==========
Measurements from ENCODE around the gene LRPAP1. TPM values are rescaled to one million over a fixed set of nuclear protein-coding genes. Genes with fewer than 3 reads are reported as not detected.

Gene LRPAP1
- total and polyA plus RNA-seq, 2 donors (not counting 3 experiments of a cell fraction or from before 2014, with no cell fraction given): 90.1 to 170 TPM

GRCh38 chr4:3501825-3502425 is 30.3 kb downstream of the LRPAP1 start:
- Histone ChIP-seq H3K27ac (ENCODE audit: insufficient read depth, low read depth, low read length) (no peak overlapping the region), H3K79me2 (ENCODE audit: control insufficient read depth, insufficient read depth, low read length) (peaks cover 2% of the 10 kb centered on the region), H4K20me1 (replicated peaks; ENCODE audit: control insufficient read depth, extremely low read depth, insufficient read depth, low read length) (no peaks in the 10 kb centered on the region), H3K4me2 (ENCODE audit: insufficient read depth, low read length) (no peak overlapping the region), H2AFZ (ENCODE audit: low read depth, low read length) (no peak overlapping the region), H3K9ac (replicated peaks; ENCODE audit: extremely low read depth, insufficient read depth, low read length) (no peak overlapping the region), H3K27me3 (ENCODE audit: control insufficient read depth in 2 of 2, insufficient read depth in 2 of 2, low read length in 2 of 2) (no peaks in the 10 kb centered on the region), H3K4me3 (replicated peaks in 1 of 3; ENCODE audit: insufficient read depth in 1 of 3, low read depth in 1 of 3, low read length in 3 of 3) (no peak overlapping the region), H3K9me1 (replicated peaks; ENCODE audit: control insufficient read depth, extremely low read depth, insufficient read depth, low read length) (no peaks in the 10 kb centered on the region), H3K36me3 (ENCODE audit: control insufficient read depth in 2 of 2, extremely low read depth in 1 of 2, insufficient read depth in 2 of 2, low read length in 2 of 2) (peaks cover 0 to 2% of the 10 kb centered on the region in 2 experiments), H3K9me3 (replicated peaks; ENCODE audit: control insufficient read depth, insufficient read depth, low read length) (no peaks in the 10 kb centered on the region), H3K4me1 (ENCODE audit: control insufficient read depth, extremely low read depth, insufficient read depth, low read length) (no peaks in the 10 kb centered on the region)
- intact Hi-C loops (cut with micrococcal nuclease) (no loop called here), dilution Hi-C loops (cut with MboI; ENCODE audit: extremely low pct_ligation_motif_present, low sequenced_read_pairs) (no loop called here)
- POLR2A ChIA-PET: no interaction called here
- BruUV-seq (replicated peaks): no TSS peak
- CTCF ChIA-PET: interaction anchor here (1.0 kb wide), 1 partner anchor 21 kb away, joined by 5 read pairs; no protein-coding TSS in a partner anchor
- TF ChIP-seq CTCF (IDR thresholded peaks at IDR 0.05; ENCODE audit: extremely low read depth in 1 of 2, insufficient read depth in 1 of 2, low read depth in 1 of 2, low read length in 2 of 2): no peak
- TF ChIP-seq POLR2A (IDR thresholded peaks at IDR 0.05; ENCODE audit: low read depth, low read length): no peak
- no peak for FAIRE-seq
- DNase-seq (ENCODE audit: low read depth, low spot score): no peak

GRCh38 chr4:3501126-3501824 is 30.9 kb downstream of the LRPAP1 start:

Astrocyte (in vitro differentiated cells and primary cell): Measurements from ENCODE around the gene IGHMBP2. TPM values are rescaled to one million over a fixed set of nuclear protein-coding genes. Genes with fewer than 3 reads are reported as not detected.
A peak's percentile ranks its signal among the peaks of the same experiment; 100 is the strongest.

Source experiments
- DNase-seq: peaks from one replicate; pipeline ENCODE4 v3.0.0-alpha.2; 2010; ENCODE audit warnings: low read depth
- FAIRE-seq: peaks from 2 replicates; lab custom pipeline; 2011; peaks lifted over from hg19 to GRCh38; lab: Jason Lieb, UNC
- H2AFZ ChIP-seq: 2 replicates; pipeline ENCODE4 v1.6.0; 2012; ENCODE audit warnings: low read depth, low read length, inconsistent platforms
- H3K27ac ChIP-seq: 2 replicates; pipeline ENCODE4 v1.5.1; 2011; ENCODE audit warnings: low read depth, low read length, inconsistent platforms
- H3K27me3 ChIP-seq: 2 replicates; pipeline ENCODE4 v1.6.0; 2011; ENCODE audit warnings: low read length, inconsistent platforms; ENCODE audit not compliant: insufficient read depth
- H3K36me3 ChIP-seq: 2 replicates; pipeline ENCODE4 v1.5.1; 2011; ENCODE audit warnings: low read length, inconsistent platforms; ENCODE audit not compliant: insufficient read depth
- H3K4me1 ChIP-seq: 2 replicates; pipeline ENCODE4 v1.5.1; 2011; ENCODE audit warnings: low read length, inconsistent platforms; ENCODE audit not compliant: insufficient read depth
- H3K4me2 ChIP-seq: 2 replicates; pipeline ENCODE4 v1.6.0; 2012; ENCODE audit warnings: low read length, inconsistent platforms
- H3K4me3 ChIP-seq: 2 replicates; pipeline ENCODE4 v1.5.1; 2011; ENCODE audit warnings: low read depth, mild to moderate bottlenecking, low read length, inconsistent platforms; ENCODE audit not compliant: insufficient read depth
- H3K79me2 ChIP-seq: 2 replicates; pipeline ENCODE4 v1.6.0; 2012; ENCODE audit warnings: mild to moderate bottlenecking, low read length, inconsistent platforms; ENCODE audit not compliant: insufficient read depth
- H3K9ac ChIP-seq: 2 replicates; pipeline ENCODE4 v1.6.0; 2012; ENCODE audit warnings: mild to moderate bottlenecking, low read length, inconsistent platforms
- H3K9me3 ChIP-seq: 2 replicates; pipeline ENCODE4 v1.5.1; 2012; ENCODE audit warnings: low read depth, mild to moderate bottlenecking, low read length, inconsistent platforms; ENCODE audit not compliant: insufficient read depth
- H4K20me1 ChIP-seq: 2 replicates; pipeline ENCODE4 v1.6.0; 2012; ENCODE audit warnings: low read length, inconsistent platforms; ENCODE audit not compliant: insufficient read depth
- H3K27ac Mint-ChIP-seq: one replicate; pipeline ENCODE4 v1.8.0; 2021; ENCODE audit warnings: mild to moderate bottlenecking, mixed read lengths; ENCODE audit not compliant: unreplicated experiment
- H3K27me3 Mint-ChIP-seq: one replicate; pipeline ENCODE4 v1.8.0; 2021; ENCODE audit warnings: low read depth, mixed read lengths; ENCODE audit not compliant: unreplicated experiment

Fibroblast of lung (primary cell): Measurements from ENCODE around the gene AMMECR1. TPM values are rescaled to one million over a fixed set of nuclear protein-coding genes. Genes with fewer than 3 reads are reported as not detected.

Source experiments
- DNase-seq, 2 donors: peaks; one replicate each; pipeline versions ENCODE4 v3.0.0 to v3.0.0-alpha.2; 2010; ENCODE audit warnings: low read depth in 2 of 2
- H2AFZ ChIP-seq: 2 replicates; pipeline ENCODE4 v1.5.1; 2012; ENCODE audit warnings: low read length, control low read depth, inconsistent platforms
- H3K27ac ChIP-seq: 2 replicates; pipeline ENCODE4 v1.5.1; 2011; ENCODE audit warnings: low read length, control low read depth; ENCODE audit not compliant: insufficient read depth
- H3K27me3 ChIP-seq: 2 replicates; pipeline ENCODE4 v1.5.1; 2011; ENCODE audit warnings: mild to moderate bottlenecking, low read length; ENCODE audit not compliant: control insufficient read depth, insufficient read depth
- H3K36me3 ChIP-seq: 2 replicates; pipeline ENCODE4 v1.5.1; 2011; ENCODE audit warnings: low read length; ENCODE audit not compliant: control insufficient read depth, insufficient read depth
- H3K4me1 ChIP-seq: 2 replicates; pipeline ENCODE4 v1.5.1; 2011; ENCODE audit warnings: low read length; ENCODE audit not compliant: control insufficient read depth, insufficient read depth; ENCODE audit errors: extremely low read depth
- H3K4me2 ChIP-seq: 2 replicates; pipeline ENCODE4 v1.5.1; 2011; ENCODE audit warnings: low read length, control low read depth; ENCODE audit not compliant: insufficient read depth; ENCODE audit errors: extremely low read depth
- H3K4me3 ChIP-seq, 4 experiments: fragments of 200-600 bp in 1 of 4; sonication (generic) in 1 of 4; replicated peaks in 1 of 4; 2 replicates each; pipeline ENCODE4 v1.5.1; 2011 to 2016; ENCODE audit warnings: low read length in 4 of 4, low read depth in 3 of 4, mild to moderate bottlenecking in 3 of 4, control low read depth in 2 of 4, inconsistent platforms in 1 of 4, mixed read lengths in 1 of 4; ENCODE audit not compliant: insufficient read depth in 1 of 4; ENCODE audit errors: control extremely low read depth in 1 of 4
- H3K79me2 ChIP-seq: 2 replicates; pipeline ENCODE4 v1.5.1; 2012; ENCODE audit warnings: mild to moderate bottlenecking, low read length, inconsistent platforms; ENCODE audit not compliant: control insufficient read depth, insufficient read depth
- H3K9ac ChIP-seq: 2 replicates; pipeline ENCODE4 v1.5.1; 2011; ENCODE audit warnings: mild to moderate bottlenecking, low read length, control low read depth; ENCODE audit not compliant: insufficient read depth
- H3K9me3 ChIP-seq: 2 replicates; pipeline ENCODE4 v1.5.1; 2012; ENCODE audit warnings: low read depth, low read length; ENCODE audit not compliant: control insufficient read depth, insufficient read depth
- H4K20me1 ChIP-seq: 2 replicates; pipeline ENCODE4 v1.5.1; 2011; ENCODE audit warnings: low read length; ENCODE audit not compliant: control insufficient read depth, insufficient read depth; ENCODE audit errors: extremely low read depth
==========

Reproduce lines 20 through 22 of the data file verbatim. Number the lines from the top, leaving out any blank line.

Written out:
- H2AFZ ChIP-seq: 2 replicates; pipeline ENCODE4 v1.6.0; 2012; ENCODE audit warnings: low read depth, low read length, inconsistent platforms
- H3K27ac ChIP-seq: 2 replicates; pipeline ENCODE4 v1.5.1; 2011; ENCODE audit warnings: low read depth, low read length, inconsistent platforms
- H3K27me3 ChIP-seq: 2 replicates; pipeline ENCODE4 v1.6.0; 2011; ENCODE audit warnings: low read length, inconsistent platforms; ENCODE audit not compliant: insufficient read depth